Awards of the Foundation
(1) Southcott Award
Walter Torraville's Fishing Stage, Wharf and Boardwalk
Walter Torraville's fishing stage, built on Change Islands in the late 1800's, is a beautiful example of traditional inshore fishermen’s premises. The stage is centrally located close to the Change Islands bridge linking the north and south islands of the town. Today it is a clearly visible landmark to both residents and tourists who cross the bridge and travel on the roads and lanes of the town.
From such buildings a variety of fishing activities were carried out - fishing for cod with traps, jigging, or using hook and line. and catching herring with nets. Inshore sealing 4 to 5 miles out on the drift ice and associated support bait-fishing were additional activities.
This particular stage is also of significant heritage merit because it also functioned as the first ferry terminal on Change Islands. From 1968 to 1979 a ferry ran from these premises between Cobb’s Arm, New World Island and Change Islands. But with the relocation of the ferry and the demise of the fishery, the stage fell into dis-use.
By 2002, when Stages and Stores Inc. bought Walter Torraville's fishing stage, it had fallen into a rather dilapidated state, and the ferry wharf had been destroyed. Under the guidance of the Stages and Stores’ board of directors - Herbert Bown, Maureen Woodrow and Wallace Bown - the stage was restored and the ferry wharf rebuilt. The stage will be used as headquarters for the Stages and Stores Heritage Foundation and the Stages and Stores Corporation. The new wharf will also provide a central docking facility for sailing and power boats visiting the community. One of the first tasks in restoring the stage was to raise it two-and-a-half feet as the surrounding land had been elevated by rock fill during the construction of the town bridge in the mid-sixties. The stage was jacked up with four hydraulic jacks and a large supply of six-inch timber for cribbing. Wooden posts were installed in the foundation to stabilize the structure and an access bridge was constructed around the building. General repairs to the windows, doors, roof, siding and flashing, all in keeping with the basic design and local tradition, were carried out, as well as a fresh paint job. The top floor, impregnated over many years with cod liver oil and otherwise damaged, was completely replaced. Finally, the ferry wharf was reconstructed.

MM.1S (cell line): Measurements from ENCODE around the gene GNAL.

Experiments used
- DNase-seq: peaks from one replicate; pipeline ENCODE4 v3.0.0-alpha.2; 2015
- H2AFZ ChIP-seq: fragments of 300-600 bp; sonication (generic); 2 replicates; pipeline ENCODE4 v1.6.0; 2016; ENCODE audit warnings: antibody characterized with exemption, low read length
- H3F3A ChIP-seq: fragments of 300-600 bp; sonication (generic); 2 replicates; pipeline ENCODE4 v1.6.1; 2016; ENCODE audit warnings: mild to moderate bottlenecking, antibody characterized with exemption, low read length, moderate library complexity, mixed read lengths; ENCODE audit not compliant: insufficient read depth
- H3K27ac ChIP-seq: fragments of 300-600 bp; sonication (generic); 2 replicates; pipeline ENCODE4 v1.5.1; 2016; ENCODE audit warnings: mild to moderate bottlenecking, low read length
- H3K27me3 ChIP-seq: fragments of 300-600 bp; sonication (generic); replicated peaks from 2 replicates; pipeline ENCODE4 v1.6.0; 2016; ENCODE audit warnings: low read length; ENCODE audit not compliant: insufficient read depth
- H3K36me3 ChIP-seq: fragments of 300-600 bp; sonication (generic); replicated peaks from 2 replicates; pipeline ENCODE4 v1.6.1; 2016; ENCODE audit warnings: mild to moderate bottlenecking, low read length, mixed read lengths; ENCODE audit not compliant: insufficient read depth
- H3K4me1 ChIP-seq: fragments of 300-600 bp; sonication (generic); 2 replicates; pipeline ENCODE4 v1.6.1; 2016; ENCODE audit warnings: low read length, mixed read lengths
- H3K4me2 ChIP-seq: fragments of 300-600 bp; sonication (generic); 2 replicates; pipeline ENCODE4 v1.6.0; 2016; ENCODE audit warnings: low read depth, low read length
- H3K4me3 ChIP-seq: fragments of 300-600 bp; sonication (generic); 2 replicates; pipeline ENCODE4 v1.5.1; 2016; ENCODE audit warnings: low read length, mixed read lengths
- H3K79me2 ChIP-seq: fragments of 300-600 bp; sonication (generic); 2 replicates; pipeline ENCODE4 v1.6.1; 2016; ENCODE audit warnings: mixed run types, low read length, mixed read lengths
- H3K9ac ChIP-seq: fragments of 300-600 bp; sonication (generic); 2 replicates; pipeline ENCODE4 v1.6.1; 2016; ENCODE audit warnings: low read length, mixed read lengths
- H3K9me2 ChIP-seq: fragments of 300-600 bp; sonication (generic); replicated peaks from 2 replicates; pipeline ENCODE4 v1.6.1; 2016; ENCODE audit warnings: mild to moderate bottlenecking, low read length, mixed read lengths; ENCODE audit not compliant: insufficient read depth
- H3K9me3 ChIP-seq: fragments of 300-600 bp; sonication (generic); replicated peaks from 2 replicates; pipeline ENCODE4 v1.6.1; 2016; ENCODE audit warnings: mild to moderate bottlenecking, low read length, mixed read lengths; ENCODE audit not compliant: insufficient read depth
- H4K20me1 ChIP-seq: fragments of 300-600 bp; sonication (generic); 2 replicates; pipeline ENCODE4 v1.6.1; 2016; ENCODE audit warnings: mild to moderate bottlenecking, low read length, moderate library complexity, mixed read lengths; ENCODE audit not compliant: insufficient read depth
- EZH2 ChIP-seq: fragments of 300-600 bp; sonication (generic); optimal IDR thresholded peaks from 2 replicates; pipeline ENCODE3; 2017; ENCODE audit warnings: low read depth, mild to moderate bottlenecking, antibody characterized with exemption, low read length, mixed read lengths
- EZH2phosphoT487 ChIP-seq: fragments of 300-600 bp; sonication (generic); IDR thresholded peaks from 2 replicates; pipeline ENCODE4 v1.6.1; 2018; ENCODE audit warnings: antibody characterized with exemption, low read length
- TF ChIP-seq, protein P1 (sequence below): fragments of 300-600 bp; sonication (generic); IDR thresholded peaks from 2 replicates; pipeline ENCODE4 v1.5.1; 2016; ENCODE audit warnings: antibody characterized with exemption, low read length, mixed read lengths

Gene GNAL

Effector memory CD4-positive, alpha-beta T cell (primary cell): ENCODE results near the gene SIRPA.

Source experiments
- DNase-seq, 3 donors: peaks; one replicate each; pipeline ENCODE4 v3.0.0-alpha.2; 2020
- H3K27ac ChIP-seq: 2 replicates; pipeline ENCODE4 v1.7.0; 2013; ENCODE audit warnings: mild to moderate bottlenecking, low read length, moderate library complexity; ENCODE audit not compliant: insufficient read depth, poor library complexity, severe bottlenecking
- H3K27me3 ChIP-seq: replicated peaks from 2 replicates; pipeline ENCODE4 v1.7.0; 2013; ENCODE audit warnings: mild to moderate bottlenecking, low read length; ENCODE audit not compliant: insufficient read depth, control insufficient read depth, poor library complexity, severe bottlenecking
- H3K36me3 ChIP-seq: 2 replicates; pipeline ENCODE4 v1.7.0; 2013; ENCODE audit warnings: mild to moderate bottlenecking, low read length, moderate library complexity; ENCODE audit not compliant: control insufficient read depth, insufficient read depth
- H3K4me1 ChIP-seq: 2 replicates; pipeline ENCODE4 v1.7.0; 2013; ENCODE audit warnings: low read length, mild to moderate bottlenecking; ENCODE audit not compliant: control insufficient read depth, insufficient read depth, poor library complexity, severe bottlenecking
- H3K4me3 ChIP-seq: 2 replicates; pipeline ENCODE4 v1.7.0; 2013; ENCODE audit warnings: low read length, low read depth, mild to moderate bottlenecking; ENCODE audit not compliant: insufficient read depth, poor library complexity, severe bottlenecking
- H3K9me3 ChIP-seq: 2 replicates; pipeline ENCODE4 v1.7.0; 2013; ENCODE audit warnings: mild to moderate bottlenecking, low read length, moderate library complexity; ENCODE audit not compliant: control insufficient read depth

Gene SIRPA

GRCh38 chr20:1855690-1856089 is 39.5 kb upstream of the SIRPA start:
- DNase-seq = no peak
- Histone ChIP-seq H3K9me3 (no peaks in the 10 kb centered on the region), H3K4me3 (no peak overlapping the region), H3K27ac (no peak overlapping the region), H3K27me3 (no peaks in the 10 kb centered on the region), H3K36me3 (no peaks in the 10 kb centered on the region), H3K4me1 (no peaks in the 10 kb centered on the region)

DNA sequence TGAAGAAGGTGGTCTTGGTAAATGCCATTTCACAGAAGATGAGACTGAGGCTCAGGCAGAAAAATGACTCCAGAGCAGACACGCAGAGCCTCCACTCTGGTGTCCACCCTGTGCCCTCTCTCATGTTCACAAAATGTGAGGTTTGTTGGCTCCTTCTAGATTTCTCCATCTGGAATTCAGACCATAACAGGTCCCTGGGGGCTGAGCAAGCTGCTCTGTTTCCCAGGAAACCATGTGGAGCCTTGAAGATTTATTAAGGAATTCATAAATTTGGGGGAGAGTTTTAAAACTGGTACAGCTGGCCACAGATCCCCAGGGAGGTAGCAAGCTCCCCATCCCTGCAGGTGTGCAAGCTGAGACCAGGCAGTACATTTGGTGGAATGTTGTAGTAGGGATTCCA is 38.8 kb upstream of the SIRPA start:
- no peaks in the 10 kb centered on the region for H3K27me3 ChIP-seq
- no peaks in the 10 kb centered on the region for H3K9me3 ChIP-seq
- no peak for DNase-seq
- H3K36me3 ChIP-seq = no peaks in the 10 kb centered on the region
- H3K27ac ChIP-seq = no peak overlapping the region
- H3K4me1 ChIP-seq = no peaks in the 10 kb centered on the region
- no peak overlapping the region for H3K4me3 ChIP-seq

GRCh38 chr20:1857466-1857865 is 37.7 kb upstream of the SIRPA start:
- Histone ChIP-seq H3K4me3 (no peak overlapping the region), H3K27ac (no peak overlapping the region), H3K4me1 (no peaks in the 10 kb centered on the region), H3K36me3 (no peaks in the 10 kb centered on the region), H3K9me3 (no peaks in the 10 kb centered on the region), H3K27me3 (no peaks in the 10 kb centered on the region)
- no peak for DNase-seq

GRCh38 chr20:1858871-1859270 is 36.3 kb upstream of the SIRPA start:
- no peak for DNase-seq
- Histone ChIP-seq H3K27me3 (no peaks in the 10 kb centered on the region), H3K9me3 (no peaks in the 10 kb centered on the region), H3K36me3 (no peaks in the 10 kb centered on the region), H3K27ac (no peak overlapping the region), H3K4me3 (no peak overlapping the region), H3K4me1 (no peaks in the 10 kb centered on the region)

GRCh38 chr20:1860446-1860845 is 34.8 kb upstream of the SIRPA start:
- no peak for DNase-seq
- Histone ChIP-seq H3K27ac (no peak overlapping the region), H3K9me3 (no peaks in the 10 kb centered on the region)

For their thorough and dedicated restoration of Walter Torraville's Fishing Stage and Ferry Terminal the Newfoundland Historic Trust presents a Southcott Award to Stages and Stores Heritage Foundation, represented by Maureen Woodrow and Herbert Bown.
Lara Maynard, Manager
Newfoundland Historic Trust &
Newman Wine Vaults Provincial Historic Site
PO Box 2403,
St. John's NL
The Newfoundland Historic Trust is a non-profit organization dedicated to the preservation of our province's built heritage.
The Walter Torraville Property (Cottage and Fishing Stage), Change Islands was designated a Registered Heritage Structure on May 2nd, 2004 by the Heritage Foundation of Newfoundland and Labrador. Please see below for more information.
(2) Registered Heritage Structure Designation
The Torraville Property (Cottage and Fishing Stage)
Canadian Register of Historic Places
The Torraville Property (Cottage and Fishing Stage), Change Islands was designated a Registered Heritage Structure on May 2nd, 2004 by the Heritage Foundation of Newfoundland and Labrador. It is also listed as one of Canada's Historic Places at www.historicplaces.ca.The Torraville Cottage
Built early 1934 by Walter Torraville and Raymond Torraville of Change Islands, the Torraville cottage is centrally located on the main tickle of Change Islands just north west of the bridge-causeway that separates the North and South islands of Change Islands. The main two-story Torraville home is located just to the east of the cottage. The cottage has a commanding view of the Main Tickle and is approximately 100' from the shoreline (land wash).